Another is nationality.  It can come into play in perceptions of what is wrong and right.  Take the simple way you name the floors of a building.  In Britain and Europe, even today, the first floor of a building is the ground floor.  In America, you work on the first floor in New York, while in London you are working on the ground floor.  The first floor in Europe is actually the second level.  When Regency and Victorian periods were in flourish and they had their Seasons in London, they lived in fancy townhouses.  The first floor (second floor to Yanks!) was where they did most of their entertaining.  So, if a woman entered the front door, and went upstairs to the first floor many Americans would assume the author is making a boo-boo, despite they were being entirely correct!



These are just a few of the bumps facing historical authors when trying to keep the faith with history, yet also do a balancing act with the today’s readers and just how accurate do readers truly want their historical romances to be?


Just remember to keep rooted, and that romance and flow are vital to telling a whopping good yarn.



 Deborah Macgillivray
http://deborahmacgillivray.co.uk
Internationally Published Author of the Dragons of Callon™  series

#PrairieRosePublications #HistoricalRomance #MedievalHistory #ScottishHistory #AuthorsTool  #WritingHistoricalNovels 

Saturday, February 10, 2018

Party On Down, Cher!! Mardi Gras New Orleans Style


Mardi Gras
a celebration of excess New Orleans style 


Mardi Gras is French for Fat Tuesday.  It is the day before Ash Wednesday--when you give up luxuries for Lent.  Facing weeks of doing without the things they enjoy, people went on merrymaking binges, knowing they would have to remain in their homes and fast afterward.  Carnival is another word you see associated for the festive period.  It comes from Medieval Latin, meaning remove the meat.






While several places around the world celebrate Carnival, New Orleans is likely the best known.  The very first Mardi Gras celebration there took place in March 1699.  French explorers, Pierre Le Moyne d’Iberville and Sieur de Bienville, landed near what is known today as New Orleans.  Their party held a big celebration and christened the spot where they landed, calling it Pointe du Mardi Gras.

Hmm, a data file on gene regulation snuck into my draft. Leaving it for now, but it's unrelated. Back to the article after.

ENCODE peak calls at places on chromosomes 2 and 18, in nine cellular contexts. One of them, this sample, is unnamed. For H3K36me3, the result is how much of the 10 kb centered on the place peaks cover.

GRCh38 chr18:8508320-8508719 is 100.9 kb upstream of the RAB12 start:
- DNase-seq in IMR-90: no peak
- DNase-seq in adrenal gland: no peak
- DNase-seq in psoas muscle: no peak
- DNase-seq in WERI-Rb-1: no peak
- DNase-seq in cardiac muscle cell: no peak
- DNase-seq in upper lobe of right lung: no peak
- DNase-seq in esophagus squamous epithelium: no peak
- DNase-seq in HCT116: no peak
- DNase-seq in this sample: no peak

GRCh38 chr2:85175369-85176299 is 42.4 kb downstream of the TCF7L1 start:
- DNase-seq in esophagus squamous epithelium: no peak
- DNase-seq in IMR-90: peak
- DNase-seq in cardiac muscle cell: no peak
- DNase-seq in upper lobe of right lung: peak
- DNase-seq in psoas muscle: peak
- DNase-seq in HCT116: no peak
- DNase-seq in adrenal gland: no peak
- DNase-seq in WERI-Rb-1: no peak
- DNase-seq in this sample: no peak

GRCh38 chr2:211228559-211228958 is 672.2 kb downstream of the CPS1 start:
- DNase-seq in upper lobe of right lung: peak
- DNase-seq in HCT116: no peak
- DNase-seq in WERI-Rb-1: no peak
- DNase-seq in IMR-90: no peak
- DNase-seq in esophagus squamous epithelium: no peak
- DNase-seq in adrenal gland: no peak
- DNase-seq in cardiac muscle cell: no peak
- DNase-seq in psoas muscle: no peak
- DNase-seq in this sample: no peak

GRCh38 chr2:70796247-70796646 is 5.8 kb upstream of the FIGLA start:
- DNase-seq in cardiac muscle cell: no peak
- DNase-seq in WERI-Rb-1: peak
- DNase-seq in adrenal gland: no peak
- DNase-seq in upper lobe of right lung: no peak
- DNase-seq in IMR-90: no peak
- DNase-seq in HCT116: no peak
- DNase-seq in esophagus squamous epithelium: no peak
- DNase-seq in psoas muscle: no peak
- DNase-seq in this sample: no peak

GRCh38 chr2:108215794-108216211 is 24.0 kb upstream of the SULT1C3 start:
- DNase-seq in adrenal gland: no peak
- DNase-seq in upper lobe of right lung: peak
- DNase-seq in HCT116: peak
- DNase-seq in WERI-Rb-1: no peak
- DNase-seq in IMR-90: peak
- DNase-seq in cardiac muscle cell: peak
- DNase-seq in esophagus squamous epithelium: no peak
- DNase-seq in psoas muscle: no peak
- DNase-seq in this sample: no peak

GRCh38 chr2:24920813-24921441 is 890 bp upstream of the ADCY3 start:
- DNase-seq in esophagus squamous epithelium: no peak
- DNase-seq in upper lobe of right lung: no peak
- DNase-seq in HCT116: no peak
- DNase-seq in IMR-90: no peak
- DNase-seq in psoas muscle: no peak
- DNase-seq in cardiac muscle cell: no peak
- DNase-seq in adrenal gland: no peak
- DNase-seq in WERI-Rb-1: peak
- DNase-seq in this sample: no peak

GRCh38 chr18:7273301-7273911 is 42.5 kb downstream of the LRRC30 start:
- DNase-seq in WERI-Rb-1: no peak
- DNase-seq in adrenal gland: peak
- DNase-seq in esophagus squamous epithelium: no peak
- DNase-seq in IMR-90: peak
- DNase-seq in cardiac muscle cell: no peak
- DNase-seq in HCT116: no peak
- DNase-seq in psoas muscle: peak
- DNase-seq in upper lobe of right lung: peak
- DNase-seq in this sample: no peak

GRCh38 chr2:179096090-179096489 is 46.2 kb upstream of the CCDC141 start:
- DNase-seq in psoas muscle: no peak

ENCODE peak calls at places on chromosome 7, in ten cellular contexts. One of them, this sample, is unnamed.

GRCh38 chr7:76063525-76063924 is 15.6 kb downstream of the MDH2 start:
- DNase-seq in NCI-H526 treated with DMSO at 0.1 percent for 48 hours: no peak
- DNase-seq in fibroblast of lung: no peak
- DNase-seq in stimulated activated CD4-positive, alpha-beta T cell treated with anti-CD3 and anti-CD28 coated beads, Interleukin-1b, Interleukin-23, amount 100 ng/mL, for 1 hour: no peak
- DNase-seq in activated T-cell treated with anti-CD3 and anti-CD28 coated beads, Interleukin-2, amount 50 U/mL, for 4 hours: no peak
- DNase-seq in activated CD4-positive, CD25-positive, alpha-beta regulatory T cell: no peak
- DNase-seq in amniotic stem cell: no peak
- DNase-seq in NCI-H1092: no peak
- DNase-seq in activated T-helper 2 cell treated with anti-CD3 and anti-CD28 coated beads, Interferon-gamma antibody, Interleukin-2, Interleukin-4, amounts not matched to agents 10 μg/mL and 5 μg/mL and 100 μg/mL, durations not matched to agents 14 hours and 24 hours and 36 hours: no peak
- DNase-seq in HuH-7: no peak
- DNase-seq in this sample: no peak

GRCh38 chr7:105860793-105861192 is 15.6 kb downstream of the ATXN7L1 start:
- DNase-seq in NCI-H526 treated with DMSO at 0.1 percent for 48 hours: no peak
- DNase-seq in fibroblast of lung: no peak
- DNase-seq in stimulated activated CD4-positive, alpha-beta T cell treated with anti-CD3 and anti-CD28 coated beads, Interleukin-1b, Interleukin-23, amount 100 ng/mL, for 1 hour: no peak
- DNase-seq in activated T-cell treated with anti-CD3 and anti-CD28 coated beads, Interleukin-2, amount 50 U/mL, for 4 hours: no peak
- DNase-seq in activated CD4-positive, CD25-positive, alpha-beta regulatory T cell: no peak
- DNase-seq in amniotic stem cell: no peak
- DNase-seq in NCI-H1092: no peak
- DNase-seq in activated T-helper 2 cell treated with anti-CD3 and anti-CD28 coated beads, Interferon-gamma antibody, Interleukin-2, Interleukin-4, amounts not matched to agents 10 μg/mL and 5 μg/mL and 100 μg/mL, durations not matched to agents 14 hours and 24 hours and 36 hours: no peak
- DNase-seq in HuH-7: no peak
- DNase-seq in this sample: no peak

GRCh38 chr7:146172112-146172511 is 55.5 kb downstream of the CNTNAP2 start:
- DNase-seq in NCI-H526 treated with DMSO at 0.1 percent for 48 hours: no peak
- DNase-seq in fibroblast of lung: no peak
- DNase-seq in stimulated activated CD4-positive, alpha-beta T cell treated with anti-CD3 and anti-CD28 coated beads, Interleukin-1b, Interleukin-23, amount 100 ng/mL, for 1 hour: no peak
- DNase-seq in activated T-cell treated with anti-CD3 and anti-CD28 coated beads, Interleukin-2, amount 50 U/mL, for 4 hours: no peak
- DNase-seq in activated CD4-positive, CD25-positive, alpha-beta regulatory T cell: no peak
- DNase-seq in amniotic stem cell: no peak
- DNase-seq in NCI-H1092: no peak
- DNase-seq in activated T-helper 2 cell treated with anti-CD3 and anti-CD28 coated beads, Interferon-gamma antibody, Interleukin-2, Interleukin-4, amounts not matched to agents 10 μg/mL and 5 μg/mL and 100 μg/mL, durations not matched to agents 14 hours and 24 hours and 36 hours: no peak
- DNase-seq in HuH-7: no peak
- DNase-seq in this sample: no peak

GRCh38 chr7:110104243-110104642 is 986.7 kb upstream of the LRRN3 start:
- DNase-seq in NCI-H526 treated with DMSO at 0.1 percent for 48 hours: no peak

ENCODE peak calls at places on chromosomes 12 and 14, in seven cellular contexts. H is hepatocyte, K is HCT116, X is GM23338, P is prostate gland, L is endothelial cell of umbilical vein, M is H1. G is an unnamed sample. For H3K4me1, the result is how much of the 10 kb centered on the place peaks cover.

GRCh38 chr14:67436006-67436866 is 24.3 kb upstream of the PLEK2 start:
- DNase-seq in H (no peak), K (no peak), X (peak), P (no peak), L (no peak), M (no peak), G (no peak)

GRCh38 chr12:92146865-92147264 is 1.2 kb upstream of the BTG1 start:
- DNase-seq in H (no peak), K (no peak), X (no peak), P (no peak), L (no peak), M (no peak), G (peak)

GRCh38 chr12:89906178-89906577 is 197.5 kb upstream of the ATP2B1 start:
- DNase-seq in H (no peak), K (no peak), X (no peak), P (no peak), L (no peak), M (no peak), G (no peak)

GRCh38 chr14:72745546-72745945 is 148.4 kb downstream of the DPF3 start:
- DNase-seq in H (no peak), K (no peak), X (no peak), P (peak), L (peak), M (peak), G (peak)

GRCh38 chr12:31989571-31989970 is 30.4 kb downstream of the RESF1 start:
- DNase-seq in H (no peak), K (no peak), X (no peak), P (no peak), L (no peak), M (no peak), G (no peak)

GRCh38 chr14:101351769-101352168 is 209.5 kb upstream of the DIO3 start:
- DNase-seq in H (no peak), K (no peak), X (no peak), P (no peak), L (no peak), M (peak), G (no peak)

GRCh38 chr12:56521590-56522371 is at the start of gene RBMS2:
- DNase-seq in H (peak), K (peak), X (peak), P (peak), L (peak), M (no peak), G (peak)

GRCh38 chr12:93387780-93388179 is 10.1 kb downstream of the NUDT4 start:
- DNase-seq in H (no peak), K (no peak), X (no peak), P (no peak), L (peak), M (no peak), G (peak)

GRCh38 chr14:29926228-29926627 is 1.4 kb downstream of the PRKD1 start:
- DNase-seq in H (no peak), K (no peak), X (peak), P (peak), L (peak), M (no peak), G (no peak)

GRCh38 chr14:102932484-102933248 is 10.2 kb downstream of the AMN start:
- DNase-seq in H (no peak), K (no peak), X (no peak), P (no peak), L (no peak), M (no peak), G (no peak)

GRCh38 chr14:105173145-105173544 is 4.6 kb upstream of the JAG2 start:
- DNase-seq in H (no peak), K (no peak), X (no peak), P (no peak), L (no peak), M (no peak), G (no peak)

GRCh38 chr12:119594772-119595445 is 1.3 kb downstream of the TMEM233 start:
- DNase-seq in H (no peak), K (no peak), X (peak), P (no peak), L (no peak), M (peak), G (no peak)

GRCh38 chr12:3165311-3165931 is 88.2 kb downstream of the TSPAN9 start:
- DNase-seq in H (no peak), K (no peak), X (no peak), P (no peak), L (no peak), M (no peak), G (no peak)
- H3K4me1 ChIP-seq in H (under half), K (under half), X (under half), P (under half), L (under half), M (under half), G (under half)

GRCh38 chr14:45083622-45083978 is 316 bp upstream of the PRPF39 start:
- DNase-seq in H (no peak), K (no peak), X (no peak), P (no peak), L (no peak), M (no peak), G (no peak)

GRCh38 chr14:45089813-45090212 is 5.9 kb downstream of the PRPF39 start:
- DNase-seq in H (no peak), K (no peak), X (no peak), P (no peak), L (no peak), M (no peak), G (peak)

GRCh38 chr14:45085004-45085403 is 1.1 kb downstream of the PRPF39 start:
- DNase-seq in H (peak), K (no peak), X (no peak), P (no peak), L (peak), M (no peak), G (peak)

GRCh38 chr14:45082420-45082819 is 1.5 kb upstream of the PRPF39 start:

The King's Jester



Krewe Zulu Parade




The French settlers that followed celebrated the day with street parties, masquerade balls and lavish feasts.  However, when the Spanish took control of New Orleans, they were disgusted by the excesses, so they banned the celebrations and rituals.  This dictate remained until 1812 when Louisiana became a state.  In the late 1820s, groups of young men donned colorful costumes and paraded and danced through the streets.  The celebrations began to expand each year, until the first official Mardi Gras celebration was recorded about ten years later. 

The day is now a legal holiday in the state.


Krewe of Poseidon 

In the antebellum era of New Orleans the first Krewe was formed.  A Krewe is a secret society that sponsors a parade and ball.  The Mistick Krewe of Comus set the tone for all Mardi Gras celebrations thereafter.  Now there are many Krewes:   Poseidon, Rex, Orpheus, Bacchus, Endymion, Hermes, and Zulu are just a few-- so many their parades have to be on different days or times.


Bourbon Street

some parades are during the day, some at night

It's not advisable to wait to the last minute to go join the magnificent celebrations.  Finding rooms near is impossible, so plan ahead, book ahead!  Be sure to part take of a Poor Boy sandwich, Gumbo, Beignets, and especially don't miss having a big slice of King Cake.





Flameauxs



Krewe Leviathan 


King Cake and King Cake Donuts


Laissez Le Bon Temps Rouler